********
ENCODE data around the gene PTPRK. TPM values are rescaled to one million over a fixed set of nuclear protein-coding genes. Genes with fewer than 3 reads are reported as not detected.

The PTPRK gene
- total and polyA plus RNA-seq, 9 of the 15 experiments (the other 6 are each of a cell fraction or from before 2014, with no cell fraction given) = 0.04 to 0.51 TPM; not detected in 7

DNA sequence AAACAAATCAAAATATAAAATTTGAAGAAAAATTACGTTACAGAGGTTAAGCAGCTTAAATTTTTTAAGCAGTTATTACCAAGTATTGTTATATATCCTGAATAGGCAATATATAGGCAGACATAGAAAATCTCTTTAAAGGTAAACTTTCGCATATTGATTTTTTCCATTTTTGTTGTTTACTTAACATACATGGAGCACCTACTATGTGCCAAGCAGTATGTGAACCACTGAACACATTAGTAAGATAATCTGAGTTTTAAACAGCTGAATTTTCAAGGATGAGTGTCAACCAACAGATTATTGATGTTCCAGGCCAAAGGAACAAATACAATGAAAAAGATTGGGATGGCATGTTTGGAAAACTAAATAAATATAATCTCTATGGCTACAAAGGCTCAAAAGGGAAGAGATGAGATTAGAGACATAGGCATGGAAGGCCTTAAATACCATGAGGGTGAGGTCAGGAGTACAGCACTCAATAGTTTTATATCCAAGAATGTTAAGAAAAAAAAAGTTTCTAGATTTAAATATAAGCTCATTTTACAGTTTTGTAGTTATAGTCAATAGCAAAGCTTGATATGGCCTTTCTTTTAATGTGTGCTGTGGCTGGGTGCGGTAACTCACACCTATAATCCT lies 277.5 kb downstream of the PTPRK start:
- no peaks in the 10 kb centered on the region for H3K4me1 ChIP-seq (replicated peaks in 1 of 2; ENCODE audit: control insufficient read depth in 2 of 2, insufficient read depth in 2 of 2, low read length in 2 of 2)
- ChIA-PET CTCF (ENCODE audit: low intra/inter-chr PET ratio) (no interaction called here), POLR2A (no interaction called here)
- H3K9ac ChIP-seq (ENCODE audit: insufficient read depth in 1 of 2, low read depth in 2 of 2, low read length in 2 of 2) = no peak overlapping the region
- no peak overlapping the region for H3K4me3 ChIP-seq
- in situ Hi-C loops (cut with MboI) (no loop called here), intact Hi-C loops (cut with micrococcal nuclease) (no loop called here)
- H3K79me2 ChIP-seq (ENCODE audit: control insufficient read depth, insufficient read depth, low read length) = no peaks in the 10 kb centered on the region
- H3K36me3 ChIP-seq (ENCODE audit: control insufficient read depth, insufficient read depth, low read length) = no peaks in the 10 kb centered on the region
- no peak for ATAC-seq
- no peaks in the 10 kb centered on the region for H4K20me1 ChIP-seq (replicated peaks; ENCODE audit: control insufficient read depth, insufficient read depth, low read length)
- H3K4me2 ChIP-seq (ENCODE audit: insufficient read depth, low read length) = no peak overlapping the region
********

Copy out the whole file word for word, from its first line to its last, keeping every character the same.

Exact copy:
ENCODE data around the gene PTPRK. TPM values are rescaled to one million over a fixed set of nuclear protein-coding genes. Genes with fewer than 3 reads are reported as not detected.

The PTPRK gene
- total and polyA plus RNA-seq, 9 of the 15 experiments (the other 6 are each of a cell fraction or from before 2014, with no cell fraction given) = 0.04 to 0.51 TPM; not detected in 7

DNA sequence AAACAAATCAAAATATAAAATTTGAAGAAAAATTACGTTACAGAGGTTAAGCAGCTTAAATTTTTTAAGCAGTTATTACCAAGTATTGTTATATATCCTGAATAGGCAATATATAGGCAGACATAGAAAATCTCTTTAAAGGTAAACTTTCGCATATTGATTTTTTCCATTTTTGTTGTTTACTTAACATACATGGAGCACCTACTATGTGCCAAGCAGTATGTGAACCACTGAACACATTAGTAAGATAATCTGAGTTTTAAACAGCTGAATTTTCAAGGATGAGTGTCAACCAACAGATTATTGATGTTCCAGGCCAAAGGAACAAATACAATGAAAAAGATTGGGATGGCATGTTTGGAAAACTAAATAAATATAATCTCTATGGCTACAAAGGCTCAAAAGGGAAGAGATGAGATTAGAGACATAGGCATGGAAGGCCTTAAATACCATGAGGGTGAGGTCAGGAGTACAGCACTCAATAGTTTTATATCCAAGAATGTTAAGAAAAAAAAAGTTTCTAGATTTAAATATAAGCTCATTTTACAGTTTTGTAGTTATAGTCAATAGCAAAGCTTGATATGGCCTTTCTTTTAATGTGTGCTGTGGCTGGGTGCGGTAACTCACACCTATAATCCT lies 277.5 kb downstream of the PTPRK start:
- no peaks in the 10 kb centered on the region for H3K4me1 ChIP-seq (replicated peaks in 1 of 2; ENCODE audit: control insufficient read depth in 2 of 2, insufficient read depth in 2 of 2, low read length in 2 of 2)
- ChIA-PET CTCF (ENCODE audit: low intra/inter-chr PET ratio) (no interaction called here), POLR2A (no interaction called here)
- H3K9ac ChIP-seq (ENCODE audit: insufficient read depth in 1 of 2, low read depth in 2 of 2, low read length in 2 of 2) = no peak overlapping the region
- no peak overlapping the region for H3K4me3 ChIP-seq
- in situ Hi-C loops (cut with MboI) (no loop called here), intact Hi-C loops (cut with micrococcal nuclease) (no loop called here)
- H3K79me2 ChIP-seq (ENCODE audit: control insufficient read depth, insufficient read depth, low read length) = no peaks in the 10 kb centered on the region
- H3K36me3 ChIP-seq (ENCODE audit: control insufficient read depth, insufficient read depth, low read length) = no peaks in the 10 kb centered on the region
- no peak for ATAC-seq
- no peaks in the 10 kb centered on the region for H4K20me1 ChIP-seq (replicated peaks; ENCODE audit: control insufficient read depth, insufficient read depth, low read length)
- H3K4me2 ChIP-seq (ENCODE audit: insufficient read depth, low read length) = no peak overlapping the region